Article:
Giants find their closer, give Melancon 4-year deal
Committing an unprecedented sum of money in an attempt to offset unprecedented lapses in performance, the Giants announced Monday that they obtained the closer they sought by agreeing to a four-year contract with free-agent right-hander Mark Melancon. An industry source confirmed Melancon's contract is worth a total of $62 million, including a $20 million signing bonus of which $12 million will be paid up front. The deal includes salaries of $4 million in 2017 and $10 million in 2018, after which Melancon may opt out of the deal. If Melancon opts into the last two years, the salary is $14 million per season.
The pact's average annual value of $15.5 million and the total figure established highs for relief pitchers. Both all-time saves leader Mariano Rivera, whose salary topped out at $15 million annually, and Jonathan Papelbon, who signed for $50 million over four years with Philadelphia before the 2012 season, were eclipsed.
Melancon is not expected to remain the game's highest-paid reliever for very long. Right-hander Kenley Jansen and left-hander Aroldis Chapman -- two other top closers available in free agency -- likely will command more lucrative deals.
"To be able to land a closer first is kind of nice," Giants general manager Bobby Evans said.
The unique circumstances of this offseason, featuring a short supply of closers combined with considerable demand for their services, forced Melancon's contract skyward. So did the Giants' near-desperate need to find a closer who could not only protect ninth-inning leads, but also provide stability for San Francisco's other relievers, whose roles were ill-defined last season.
"It gives the club peace of mind, with so many close games that we play, that we have a lockdown guy for the ninth inning," Evans said.
While losing faith in Santiago Casilla and Sergio Romo, San Francisco blew 30 saves in 2016, the most in franchise history since saves became an official statistic in 1969. That included nine defeats in games when the Giants led entering the ninth inning, another franchise mark. Five of those losses occurred in September. Moreover, they absorbed six defeats after leading by at least four runs, compared with five such setbacks in 2014-15 combined.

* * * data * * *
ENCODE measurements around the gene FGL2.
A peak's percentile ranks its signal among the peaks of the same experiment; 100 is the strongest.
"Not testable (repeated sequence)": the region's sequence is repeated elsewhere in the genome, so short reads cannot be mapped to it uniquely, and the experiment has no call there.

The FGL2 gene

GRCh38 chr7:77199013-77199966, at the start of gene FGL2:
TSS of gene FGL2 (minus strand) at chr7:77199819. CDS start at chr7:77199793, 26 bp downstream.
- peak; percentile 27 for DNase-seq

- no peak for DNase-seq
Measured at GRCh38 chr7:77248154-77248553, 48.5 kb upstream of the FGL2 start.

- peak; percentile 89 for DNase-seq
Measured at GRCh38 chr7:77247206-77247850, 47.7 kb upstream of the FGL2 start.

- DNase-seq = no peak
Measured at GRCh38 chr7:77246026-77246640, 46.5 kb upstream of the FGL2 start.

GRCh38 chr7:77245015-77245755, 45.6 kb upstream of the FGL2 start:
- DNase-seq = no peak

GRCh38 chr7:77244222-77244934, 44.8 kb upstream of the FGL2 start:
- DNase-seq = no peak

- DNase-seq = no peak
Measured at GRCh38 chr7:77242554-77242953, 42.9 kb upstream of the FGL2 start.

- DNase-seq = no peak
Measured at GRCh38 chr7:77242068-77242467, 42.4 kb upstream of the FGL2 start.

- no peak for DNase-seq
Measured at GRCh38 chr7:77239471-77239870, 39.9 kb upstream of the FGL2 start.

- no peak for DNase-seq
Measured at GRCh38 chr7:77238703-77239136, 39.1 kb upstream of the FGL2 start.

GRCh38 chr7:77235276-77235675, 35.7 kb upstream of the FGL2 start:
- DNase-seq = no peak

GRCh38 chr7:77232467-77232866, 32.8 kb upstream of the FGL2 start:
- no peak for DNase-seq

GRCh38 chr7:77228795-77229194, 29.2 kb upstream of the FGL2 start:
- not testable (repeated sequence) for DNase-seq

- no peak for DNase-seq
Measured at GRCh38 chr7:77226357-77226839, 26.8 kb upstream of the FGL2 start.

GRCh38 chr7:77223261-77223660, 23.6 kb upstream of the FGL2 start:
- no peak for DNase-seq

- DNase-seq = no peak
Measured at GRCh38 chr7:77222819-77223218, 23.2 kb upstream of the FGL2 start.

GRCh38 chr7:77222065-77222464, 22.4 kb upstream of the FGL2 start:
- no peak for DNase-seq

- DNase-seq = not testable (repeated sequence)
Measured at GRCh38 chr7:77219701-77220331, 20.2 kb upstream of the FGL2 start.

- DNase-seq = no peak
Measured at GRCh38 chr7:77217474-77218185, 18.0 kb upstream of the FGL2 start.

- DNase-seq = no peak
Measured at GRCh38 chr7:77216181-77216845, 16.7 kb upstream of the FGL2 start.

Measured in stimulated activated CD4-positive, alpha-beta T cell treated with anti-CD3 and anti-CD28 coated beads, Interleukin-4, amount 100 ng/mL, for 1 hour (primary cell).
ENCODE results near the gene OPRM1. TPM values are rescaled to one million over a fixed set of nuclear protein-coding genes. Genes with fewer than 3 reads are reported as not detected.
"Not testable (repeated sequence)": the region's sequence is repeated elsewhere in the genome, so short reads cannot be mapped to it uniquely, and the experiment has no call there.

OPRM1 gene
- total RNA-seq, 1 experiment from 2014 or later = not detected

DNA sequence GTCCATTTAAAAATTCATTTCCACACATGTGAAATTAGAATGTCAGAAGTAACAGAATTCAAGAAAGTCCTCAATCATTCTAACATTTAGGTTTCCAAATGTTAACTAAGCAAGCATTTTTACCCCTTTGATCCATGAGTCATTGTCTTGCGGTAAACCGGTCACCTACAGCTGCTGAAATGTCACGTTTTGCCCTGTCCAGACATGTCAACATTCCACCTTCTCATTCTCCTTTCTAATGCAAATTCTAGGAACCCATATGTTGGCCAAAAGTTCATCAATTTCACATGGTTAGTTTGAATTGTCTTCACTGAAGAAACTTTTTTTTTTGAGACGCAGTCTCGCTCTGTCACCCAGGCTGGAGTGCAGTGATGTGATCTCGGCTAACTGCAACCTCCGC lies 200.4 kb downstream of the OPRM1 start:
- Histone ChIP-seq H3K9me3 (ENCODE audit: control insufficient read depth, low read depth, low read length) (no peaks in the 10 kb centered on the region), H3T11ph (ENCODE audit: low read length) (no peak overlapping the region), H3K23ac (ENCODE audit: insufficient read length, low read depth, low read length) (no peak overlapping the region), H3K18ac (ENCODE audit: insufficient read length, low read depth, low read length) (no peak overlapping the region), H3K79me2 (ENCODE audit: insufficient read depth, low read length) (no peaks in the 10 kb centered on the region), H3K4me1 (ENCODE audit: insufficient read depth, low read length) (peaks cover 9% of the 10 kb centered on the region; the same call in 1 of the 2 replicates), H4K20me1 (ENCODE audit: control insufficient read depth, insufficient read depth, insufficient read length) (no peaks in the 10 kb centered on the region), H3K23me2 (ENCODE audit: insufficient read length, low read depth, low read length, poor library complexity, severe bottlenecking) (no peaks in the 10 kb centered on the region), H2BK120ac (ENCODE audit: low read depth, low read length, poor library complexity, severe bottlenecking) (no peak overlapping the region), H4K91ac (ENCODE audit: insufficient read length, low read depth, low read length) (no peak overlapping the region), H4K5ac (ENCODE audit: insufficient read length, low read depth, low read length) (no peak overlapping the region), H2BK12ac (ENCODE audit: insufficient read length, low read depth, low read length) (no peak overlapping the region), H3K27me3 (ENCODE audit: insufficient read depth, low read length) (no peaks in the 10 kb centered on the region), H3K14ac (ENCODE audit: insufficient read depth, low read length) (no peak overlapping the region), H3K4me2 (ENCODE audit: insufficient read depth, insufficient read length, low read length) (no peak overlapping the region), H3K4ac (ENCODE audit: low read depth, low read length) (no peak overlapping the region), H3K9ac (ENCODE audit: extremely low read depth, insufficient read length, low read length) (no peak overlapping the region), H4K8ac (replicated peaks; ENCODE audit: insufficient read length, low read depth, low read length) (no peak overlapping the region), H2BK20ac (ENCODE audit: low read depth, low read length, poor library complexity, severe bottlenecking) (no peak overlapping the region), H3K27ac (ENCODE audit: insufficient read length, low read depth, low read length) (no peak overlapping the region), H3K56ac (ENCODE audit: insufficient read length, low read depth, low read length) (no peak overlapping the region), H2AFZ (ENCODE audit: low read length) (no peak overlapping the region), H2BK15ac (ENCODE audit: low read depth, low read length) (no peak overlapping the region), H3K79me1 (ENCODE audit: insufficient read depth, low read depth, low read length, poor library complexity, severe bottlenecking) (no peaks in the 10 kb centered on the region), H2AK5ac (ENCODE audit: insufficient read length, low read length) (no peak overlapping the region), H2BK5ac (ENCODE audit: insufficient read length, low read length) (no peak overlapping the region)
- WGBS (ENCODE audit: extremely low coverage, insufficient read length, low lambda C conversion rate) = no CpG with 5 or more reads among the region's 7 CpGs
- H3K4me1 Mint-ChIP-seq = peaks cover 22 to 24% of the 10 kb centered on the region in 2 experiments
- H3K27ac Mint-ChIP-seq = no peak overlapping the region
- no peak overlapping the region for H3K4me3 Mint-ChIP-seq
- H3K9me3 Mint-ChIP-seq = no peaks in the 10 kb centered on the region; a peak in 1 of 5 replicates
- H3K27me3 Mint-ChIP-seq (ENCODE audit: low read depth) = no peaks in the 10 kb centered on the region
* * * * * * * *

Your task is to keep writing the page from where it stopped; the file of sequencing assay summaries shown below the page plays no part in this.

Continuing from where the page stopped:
Melancon inherits the responsibility of curing these ills. A three-time All-Star, he has pitched for the Yankees, Astros, Red Sox, Pirates and Nationals since 2009. San Francisco tried to obtain him from Pittsburgh at last season's non-waiver Trade Deadline, but Washington gained his services instead.
Though Melancon will be 35 years old when his contract expires, Evans cited his durability as a factor that eased any anxiety the Giants might have felt. Melancon has appeared in at least 71 games in five of the previous six seasons.
Melancon tends to coax a high percentage of ground balls -- 56.1 percent lifetime, according to Fangraphs.com -- which should complement San Francisco's sure-handed infield.
"He's perfect for our defense," Evans said. "We just feel like this is going to be a great fit for us."
Melancon's capable of relying on strikeouts, a closer's best friend, though he's not exceedingly overpowering. His 8.2 strikeouts per nine innings in 2016 matched his career average. That represented an improvement from 2014, when he averaged 7.3 strikeouts per nine innings.
Melancon has recorded 168 career saves, reaching a personal best with a Major League-leading 51 in 2015 with Pittsburgh. He has converted 98 of 104 save opportunities in the past two seasons and is coming off a 2016 campaign in which he recorded a 1.64 ERA and 47 saves in 51 chances over 75 games.